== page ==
Phone calls usually have an urgent issue that you need to attend to immediately.
This may sound familiar: The caller says that you’ve won a prize! To collect it, the caller needs your personal identification or asks you to provide some fee or initial payment to be eligible for greater winnings.
Or, “the IRS” needs you to immediately pay an amount overdue on past filings to avoid an audit. Or, “the IRS” has received your tax return and now requires more information to process your filing.
Sometimes the call or the email contact will present an attractive opportunity for you, or they may urge you to quickly take action to avoid a penalty, or legal action.
Scammers often try to pose as your financial institution, too. They may spoof your credit union's phone number and ask you for your online banking credentials, credit or debit card numbers or PINs, or other personal information.
Note: Northwest Community Credit Union will never ask you for your online banking credentials or PIN number.
“Any time you are asked for money in a way that you were not expecting, just hit the pause button. Taking a moment to check with trusted sources can possibly save yourself thousands of dollars and much heartache,” said Northwest Community Credit Union Vice President of Risk Management, Ken Santos.
Any time you are asked for money in a way that you were not expecting, just hit the pause button.
“Slow down; ask questions, or get someone to take a second look at it – a family member or trusted friend or your financial institution can give you some perspective or help you evaluate the opportunity.”
How to identify a scam
Are they trying to get sensitive personal information? If the caller is asking you for social security, credit card or bank account numbers, it’s likely a scam.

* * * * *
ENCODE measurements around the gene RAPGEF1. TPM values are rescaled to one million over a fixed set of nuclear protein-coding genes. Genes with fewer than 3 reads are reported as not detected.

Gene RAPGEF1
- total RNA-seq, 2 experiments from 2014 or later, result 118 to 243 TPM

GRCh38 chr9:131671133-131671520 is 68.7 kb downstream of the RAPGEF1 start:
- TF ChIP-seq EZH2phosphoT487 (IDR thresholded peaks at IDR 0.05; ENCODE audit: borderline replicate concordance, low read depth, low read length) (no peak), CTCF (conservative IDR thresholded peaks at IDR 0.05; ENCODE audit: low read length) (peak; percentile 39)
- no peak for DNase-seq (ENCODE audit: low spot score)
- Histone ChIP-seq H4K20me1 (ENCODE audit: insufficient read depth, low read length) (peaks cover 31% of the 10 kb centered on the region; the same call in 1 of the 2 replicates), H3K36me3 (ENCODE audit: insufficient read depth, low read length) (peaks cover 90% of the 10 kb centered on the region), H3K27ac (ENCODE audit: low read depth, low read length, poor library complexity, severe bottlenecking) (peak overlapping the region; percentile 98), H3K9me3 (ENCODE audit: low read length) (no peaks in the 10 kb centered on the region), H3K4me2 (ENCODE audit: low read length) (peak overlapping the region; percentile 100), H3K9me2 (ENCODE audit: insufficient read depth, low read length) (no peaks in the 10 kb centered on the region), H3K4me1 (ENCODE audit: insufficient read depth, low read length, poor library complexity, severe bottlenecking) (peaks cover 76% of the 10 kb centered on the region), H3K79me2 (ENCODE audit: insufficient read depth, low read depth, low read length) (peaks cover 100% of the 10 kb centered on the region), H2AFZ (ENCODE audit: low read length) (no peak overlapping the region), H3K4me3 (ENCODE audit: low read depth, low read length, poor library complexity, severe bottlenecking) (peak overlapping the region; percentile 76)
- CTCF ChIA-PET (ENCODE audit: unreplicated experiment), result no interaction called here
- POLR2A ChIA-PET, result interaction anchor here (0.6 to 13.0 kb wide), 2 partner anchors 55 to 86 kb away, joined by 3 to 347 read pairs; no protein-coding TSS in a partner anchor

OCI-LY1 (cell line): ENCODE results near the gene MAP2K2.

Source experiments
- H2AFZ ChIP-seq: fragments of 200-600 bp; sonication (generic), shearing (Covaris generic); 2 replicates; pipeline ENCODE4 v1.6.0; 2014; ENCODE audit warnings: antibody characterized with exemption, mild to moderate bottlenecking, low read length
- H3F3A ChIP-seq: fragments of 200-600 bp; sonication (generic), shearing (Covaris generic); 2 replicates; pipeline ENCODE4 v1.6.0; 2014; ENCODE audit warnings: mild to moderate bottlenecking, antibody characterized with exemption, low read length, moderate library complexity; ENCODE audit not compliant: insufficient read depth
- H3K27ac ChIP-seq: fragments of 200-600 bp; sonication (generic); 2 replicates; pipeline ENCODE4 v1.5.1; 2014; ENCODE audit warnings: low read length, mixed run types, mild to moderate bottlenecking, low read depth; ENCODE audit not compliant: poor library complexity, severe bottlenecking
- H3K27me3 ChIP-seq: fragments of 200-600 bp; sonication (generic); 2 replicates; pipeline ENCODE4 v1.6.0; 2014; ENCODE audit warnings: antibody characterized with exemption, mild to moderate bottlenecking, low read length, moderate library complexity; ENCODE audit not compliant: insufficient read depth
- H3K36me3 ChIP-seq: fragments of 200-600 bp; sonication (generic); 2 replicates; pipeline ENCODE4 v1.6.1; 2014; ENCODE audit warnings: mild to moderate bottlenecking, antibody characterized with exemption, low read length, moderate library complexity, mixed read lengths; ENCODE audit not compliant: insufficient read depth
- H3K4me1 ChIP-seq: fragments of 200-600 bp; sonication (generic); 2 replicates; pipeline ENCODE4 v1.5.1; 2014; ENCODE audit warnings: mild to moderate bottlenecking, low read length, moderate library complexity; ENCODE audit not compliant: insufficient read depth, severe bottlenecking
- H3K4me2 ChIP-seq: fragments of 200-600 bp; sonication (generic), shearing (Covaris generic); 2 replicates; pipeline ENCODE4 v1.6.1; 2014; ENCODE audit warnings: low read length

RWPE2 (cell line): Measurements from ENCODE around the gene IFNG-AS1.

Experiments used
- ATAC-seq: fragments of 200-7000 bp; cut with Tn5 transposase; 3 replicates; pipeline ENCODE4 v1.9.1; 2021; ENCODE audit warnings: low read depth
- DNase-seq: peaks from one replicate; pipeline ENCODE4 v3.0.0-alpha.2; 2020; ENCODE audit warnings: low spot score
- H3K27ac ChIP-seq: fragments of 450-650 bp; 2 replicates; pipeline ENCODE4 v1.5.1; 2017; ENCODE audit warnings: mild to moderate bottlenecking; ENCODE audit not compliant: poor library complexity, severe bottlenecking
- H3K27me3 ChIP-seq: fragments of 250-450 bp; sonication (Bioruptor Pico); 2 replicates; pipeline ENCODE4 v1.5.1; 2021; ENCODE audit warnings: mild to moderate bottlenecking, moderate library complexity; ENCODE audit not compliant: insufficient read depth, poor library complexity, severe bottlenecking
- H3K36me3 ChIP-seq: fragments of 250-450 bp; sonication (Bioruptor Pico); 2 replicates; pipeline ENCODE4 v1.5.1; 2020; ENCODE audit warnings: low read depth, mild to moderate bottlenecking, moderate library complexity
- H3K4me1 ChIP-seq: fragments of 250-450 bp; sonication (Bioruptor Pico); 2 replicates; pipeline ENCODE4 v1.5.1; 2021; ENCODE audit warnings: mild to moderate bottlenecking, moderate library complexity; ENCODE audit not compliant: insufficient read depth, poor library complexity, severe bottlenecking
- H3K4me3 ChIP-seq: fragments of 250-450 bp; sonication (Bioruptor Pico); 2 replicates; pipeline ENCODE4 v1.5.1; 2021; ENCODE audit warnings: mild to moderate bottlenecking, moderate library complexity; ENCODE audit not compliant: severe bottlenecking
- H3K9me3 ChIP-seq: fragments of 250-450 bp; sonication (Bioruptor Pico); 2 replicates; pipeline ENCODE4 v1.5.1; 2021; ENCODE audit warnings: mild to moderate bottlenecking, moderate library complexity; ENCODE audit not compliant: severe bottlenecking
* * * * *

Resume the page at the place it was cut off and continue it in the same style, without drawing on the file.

Don’t give information; get information. Ask for the caller’s contact information (name and phone number) and explain that you will immediately return the call, but you are busy and not available to do business this moment.
If the caller presses you with some reason you must respond right now, hang up. Nothing is so time-sensitive and important that it must be done within the next five minutes.
Are you being coached or given instruction? This is an indicator you are being led through a scheme. If they’re telling you how or when to wire money or giving you instructions on the best way to get them large sums of money in different methods, it is likely a scammer.
Does the demand or offer involve gift cards or cash advances? Sometimes the promise of a refund is the bait to get a consumer to begin an elaborate string of transfers or some movement of money through alternate means, credit cards, or cash advances. No government agency or legitimate financial institution will encourage you to make required payments with gift cards.
Verify the call. Check independently with the source the contact gave. If it’s about your financial accounts, call your financial institution directly. If it appears to be an IRS matter, call your local IRS representative directly. The Oregon Department of Justice provides online complaint filing at www.oregonconsumer.gov or by phone at (877) 877-9392.
Think you are a potential scam victim?
If you think you’ve been scammed or that someone is currently trying to scam you over the phone, here are places you can reach out to for help or more information:
- Report fraud or a scam at Oregon’s State Department of Justice consumer hotline at (877) 877-9392. You can also report a scam at the Federal Trade Commission site for reporting fraudulent representation of government agencies.
- File a fraud or scam complaint at the FBI’s Internet Crime Complaint Center.
- Check out the Oregon State Department of Justice's fraud website for more information on types of scams and how to protect yourself.
- Call (800) 452-9515 or visit your branch of Northwest Community Credit Union.